WRAL Investigates

Lawyer checks on accused banker's home

Posted June 10, 2009

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— Attorneys appointed by a federal court to seize assets from several people implicated in an investment fraud case were at the Raleigh home of a man at the heart of the case.

William Wise, 58, operated Millennium Bank, which he billed as a St. Vincent-based unit of a Swiss bank. The Securities and Exchange Commission filed suit in March against Wise and others, saying they were using the bank as a front for a Ponzi scheme that has stolen more than $68 million from 375 investors, including at least 12 in North Carolina.

Footage raises questions of hidden assets Footage raises questions of hidden assets

The suit alleges Millennium Bank advertised certificates of deposit that guaranteed 7 to 9 percent returns in luxury lifestyle magazines and on its Web site. The returns were more than four times the interest rates offered on CDs by most commercial banks, authorities said.

Wise pocketed at least $12.3 million in the scheme, according to the suit, financing a lavish lifestyle that included a private jet, elaborate parties at an estate on St. Vincent that he intended to buy and wine and cigar collections.

No criminal charges have been filed in the case, but a federal judge has frozen the bank accounts of 11 firms and seven people, including Wise; his wife, Lynn; and Philippe Angeloni, 63, a Millennium Bank director and former executive vice president who lives in Raleigh.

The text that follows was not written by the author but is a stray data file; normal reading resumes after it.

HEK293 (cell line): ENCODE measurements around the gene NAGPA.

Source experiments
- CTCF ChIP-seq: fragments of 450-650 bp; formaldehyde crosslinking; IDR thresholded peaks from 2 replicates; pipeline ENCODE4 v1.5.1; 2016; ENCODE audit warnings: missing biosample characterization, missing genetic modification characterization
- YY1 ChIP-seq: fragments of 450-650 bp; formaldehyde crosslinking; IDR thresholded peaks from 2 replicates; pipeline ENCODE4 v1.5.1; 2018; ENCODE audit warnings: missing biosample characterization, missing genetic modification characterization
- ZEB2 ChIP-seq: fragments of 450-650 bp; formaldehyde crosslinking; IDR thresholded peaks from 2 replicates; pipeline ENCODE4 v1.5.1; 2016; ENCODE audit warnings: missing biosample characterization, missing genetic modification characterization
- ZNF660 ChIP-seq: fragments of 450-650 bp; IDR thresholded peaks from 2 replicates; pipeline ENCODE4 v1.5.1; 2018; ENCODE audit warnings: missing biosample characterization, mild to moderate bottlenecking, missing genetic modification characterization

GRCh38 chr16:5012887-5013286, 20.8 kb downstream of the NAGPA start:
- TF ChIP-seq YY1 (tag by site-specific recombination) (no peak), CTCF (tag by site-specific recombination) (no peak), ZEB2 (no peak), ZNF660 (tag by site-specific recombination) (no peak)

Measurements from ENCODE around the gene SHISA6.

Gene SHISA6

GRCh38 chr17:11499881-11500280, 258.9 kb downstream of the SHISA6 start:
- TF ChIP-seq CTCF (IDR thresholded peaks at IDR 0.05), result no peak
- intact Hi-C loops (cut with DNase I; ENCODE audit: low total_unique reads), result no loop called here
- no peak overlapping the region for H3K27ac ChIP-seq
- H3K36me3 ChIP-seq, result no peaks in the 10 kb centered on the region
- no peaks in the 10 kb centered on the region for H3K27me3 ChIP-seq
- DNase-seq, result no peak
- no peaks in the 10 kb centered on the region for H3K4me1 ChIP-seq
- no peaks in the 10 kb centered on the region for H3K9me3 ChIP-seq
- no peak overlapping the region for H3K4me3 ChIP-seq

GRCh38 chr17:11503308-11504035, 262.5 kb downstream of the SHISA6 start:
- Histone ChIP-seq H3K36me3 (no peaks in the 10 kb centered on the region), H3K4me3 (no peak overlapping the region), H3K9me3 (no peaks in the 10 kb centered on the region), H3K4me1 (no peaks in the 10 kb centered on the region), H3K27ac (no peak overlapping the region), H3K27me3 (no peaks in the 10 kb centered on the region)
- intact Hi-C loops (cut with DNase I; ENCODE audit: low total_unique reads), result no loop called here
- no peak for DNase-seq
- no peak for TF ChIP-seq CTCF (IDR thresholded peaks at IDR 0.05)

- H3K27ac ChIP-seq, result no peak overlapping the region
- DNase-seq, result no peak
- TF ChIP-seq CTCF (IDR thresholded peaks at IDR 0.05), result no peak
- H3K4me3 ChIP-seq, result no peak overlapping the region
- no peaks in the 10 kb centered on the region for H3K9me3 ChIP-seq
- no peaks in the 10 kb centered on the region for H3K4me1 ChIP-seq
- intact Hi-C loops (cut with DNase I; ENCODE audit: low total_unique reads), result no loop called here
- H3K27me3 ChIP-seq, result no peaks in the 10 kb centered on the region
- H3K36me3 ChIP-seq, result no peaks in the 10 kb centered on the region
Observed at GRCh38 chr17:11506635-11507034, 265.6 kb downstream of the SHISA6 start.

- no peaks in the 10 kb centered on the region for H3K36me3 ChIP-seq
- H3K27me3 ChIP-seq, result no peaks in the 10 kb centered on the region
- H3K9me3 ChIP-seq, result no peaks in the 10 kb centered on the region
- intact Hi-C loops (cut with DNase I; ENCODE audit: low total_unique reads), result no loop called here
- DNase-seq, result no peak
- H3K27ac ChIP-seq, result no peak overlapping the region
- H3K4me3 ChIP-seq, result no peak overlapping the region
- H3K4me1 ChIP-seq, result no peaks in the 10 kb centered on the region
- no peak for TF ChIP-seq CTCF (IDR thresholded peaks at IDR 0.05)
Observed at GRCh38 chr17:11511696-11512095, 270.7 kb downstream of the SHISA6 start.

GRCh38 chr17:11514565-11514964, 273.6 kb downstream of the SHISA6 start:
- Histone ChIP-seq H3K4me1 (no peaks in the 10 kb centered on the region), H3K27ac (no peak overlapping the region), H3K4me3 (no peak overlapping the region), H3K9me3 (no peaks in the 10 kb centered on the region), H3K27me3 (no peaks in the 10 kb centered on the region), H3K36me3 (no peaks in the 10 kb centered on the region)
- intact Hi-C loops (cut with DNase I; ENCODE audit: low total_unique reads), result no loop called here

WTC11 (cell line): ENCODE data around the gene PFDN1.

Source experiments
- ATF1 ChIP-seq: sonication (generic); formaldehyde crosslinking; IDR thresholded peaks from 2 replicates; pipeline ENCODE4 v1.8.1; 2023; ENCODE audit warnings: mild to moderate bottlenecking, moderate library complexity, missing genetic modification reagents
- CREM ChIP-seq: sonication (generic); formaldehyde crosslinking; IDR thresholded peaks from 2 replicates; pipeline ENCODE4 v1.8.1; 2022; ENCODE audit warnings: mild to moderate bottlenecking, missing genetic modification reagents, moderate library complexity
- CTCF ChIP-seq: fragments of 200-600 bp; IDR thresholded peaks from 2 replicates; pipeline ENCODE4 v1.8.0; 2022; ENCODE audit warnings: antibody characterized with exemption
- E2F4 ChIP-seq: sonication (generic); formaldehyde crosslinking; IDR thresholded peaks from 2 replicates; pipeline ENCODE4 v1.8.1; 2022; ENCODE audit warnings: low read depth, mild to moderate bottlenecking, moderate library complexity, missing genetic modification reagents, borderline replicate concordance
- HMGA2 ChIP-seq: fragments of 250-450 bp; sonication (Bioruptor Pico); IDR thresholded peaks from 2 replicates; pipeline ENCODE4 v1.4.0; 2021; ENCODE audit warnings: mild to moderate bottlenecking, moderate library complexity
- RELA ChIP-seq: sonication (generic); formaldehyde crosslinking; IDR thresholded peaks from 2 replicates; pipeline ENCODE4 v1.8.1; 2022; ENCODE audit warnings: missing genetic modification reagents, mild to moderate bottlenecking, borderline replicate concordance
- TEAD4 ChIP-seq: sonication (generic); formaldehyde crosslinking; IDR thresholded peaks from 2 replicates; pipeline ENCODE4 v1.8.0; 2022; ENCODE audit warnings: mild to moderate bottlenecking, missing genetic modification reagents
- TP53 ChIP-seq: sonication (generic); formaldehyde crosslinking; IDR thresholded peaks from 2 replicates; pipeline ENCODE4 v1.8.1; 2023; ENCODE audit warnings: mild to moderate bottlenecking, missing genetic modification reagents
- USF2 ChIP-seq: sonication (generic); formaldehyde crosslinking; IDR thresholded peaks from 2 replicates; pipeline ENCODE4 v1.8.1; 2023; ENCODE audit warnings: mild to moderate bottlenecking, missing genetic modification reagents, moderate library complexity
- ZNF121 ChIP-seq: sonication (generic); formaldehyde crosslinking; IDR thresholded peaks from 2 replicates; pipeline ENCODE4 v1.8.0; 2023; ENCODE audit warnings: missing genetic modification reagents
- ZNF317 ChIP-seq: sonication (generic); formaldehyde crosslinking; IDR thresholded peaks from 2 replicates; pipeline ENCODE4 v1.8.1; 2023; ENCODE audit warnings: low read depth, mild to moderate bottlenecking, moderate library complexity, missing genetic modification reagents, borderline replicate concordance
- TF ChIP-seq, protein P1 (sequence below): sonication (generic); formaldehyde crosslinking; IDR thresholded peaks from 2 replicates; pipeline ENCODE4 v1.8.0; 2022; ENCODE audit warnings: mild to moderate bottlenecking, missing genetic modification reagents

A WRAL News story on Wise attracted the attention of Richard Roper, who was appointed receiver in the case to auction property owned by the defendants in civil suit to recover money for the investors. Footage showed an unidentified man unloading boxes outside Wise's home in the gated Olde Raleigh community.

Jessica Magee, an attorney representing Roper, arrived in Raleigh from Texas on Wednesday to find out when the video was shot. She then went to Wise's home with a police escort to carry out the court order freezing William and Lynn Wise's assets.

"We're making a detailed inventory and catalog of the personal and real property effects of the defendant and relief defendant," Magee said, declining to comment further.

She took notes and photos of property at the 5,200-square-foot, five-bedroom Georgian home, which is on the market for $1 million.

Family members still live in the home, but sources close to the investigation said William Wise is back in his native Canada.

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